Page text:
How to fuel up for the outdoors on the right diet

(KERO) – June is National Outdoors Month and whether you choose to spend it hiking on trails or playing your favorite sport outdoors, one thing you want to make sure is that you have enough energy. .

Are you going on an adventure? Think of your body as a car – if you run out of gas, it’s game over.

Integrative holistic physician Dr. Gayle Myers shares a helpful formula for calculating what you should eat to refuel before you go out. Starting with – what is the activity?

“You start to feel shaky and weak where you just don’t have enough energy. You start to feel more tired. So you know you’re running out of fuel,” says Myers. “When you go out for an activity, you have to think about how long you’re going to be there and how hard you’re going to do it.”

Low intensity would be where you don’t increase your heart rate, sweat or run out of breath.

“A relaxed walk, a leisurely bike ride, yoga.”

Or high intensity where your heart is beating and you can’t talk without breathing.

“A vigorous hike, some tennis, some running.”

Next: what should you eat?

“Food creates caloric energy and energy to run our metabolic processes.”

Calculate your intensity level plus the duration of what you will be doing to determine the best fuel for your body.

“Different kinds of food have different thermal effect. There is high, medium and low thermal effect.”

Protein has the highest thermic effect, which means your body burns it slower.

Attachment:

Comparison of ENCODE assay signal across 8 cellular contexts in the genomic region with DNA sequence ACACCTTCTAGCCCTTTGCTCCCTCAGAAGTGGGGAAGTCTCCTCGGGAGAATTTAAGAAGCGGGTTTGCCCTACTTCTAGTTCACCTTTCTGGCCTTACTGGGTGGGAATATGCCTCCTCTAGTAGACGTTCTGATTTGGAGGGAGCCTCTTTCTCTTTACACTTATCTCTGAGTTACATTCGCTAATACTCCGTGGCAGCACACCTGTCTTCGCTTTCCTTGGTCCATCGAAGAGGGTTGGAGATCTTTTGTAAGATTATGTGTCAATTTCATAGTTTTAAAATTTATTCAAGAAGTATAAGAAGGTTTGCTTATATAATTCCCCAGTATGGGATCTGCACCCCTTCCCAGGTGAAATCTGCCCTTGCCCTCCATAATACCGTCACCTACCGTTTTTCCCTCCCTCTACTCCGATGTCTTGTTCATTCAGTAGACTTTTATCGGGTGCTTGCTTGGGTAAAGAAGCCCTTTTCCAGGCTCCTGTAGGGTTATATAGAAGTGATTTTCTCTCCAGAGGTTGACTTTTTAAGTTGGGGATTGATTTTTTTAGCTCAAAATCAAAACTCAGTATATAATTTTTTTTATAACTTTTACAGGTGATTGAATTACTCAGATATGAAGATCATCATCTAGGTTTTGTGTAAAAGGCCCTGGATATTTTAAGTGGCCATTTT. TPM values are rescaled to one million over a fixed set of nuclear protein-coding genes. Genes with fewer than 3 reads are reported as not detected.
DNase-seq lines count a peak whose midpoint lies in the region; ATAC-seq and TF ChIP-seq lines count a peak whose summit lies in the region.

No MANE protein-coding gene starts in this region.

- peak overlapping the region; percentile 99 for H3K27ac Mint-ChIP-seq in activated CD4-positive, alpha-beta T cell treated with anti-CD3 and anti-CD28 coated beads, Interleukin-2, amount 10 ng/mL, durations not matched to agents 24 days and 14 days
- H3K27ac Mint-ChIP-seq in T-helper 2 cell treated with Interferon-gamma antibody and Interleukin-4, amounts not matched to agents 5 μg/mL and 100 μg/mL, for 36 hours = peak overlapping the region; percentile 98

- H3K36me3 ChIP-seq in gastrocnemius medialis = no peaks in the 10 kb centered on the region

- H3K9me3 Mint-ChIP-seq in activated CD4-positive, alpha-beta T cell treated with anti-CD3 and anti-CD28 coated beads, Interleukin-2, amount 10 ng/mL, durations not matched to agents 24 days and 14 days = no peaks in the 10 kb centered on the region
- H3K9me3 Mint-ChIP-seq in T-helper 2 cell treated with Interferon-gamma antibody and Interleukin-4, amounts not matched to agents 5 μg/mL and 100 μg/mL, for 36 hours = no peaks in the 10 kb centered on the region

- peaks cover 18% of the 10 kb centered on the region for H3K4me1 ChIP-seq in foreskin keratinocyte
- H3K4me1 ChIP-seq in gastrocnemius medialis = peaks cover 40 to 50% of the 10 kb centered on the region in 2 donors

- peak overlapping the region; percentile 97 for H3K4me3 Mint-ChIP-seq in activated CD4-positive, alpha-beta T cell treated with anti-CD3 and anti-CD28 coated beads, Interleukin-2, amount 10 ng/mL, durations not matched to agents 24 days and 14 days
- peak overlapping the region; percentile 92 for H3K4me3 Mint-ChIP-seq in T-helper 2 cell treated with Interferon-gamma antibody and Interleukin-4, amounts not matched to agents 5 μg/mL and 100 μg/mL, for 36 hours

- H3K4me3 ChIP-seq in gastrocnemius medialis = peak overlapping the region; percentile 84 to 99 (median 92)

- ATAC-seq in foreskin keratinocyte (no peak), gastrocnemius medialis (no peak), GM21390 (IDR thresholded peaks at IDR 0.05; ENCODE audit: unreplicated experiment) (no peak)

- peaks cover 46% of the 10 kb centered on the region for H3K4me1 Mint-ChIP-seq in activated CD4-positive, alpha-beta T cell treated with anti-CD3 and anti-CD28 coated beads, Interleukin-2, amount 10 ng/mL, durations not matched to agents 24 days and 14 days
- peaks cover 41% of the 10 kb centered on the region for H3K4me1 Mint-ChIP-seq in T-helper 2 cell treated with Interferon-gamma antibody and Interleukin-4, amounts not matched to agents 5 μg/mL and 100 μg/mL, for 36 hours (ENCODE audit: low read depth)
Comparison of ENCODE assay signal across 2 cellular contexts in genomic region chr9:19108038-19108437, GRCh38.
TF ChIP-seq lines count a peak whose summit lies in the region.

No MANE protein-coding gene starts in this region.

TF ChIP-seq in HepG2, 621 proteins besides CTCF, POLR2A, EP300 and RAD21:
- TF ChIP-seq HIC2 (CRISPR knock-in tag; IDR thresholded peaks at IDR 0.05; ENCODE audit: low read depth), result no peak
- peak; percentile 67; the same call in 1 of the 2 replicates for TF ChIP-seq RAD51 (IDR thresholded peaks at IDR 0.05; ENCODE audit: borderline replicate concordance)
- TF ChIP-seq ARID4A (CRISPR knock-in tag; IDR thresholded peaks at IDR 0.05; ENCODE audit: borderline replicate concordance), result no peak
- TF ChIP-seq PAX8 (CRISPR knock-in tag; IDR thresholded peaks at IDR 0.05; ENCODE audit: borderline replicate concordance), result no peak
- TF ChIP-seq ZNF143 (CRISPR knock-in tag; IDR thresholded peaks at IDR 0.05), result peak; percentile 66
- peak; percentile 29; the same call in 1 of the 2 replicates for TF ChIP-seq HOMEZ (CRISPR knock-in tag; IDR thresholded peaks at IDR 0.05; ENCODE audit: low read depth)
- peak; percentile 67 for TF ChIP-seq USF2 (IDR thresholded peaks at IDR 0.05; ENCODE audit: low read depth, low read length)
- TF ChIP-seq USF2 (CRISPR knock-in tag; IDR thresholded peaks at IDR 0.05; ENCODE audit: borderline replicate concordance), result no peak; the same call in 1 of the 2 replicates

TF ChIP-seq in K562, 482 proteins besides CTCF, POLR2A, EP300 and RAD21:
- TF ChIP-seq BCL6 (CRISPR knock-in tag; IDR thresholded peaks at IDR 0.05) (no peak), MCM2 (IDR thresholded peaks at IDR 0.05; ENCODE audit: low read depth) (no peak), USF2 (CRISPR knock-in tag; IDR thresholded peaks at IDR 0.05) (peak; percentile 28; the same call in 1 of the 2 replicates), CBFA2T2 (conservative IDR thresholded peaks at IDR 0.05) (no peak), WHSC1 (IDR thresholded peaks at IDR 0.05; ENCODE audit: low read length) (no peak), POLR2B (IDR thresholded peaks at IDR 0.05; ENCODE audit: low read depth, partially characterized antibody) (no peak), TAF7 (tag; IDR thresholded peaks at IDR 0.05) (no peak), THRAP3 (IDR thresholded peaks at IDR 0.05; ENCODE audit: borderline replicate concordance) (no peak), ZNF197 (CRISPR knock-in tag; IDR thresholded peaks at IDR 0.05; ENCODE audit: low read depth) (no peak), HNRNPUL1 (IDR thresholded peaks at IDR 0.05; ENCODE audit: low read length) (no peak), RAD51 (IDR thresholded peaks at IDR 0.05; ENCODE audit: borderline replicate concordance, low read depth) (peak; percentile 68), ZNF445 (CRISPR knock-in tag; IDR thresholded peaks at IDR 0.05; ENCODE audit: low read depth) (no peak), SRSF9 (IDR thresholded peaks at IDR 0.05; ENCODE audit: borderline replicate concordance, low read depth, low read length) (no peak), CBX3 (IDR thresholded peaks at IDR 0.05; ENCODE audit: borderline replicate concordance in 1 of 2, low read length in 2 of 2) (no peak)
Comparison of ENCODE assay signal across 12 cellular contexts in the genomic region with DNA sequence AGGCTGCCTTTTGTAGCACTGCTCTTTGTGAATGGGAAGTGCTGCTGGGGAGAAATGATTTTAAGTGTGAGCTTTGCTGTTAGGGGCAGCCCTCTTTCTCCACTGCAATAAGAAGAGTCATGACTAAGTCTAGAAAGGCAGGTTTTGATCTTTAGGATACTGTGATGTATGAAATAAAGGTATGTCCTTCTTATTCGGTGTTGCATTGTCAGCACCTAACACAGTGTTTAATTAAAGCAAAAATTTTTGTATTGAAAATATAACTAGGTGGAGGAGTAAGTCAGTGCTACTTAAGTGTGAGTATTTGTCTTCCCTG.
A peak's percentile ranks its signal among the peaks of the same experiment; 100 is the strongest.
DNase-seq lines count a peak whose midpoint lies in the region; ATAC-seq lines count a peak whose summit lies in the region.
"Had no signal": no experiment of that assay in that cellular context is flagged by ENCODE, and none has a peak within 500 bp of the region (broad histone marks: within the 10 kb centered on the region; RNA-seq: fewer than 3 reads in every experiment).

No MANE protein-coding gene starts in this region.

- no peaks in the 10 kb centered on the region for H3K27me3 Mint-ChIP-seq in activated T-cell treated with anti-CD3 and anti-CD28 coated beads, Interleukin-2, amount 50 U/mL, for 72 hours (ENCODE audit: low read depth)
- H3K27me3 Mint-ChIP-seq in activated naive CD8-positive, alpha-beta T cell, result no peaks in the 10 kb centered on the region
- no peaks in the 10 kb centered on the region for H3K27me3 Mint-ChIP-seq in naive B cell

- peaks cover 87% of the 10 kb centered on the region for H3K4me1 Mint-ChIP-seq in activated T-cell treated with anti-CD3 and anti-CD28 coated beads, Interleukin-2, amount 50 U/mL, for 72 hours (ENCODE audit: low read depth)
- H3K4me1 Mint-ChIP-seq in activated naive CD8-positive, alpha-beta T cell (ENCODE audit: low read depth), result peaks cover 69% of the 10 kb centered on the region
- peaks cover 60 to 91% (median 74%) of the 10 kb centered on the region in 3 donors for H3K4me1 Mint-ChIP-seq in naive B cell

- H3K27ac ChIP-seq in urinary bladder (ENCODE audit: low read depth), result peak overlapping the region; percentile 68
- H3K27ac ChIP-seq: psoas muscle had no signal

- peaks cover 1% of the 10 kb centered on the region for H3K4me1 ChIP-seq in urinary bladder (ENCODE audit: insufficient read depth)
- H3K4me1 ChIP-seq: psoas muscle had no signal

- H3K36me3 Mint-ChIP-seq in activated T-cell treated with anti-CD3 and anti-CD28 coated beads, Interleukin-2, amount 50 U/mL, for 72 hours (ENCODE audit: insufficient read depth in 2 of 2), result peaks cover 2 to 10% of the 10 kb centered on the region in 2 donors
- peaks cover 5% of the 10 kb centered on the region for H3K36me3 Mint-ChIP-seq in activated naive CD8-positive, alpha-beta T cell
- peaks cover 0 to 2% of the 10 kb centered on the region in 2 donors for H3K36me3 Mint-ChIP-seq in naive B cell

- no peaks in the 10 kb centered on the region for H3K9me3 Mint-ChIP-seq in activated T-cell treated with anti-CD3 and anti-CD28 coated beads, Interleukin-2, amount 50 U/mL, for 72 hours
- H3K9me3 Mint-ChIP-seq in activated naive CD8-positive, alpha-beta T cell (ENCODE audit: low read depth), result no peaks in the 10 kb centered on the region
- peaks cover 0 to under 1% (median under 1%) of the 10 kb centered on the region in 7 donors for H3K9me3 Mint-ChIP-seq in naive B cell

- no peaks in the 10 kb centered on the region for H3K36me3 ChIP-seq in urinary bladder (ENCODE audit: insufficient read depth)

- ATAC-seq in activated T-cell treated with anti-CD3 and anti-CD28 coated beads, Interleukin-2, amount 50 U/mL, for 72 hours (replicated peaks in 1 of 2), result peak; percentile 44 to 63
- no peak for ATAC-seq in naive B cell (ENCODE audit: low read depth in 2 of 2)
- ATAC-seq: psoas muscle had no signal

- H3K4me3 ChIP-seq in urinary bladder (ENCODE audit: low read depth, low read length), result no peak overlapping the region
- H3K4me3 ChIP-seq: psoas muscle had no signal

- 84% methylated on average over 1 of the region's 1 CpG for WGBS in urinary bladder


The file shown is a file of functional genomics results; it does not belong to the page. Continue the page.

“And it keeps your energy up for longer.”

The middle is carbohydrates, and healthy fats are the lowest.

“And we burn them very quickly.”

The longer and more intense the activity, the more protein you will need to add to the carbohydrate and fat mix.

“So you want to eat at least an hour, maybe even an hour and a half before going out.”

Finally, determine if you are a fast or slow metabolizer.

“If you’re a fast metabolizer, you’re usually genetically born with it.”

Extensive metabolizers are skinny, have trouble gaining weight, and can eat a lot of food and burn it quickly. Poor metabolizers are the opposite.

“However, if you’re a slow metabolizer and you get more activity and build muscle mass, you’ll start burning calories at rest.”

Fast metabolizers will need to eat more, especially protein and complex carbohydrates, for longer, high-intensity activity.

“A slow metabolizer would probably want more vegetables than grains with protein and fat.”

Enjoy the outdoors with the right formula


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